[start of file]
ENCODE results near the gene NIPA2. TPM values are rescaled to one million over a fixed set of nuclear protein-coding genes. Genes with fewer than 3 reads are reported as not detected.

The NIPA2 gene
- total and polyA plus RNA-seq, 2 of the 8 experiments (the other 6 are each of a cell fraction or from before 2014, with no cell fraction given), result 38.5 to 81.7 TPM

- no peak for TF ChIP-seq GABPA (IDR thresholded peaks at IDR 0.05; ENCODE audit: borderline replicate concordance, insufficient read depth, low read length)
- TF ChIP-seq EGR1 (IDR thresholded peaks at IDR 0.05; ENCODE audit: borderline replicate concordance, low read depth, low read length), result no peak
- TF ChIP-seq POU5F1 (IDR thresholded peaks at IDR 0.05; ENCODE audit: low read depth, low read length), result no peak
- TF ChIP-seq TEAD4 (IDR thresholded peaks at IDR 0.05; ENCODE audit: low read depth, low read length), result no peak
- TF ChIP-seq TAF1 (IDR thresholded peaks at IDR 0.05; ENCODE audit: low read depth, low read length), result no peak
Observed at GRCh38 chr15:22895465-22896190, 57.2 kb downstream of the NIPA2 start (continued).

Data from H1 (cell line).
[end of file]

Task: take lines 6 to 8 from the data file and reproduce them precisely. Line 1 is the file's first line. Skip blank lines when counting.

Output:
- TF ChIP-seq POU5F1 (IDR thresholded peaks at IDR 0.05; ENCODE audit: low read depth, low read length), result no peak
- TF ChIP-seq TEAD4 (IDR thresholded peaks at IDR 0.05; ENCODE audit: low read depth, low read length), result no peak
- TF ChIP-seq TAF1 (IDR thresholded peaks at IDR 0.05; ENCODE audit: low read depth, low read length), result no peak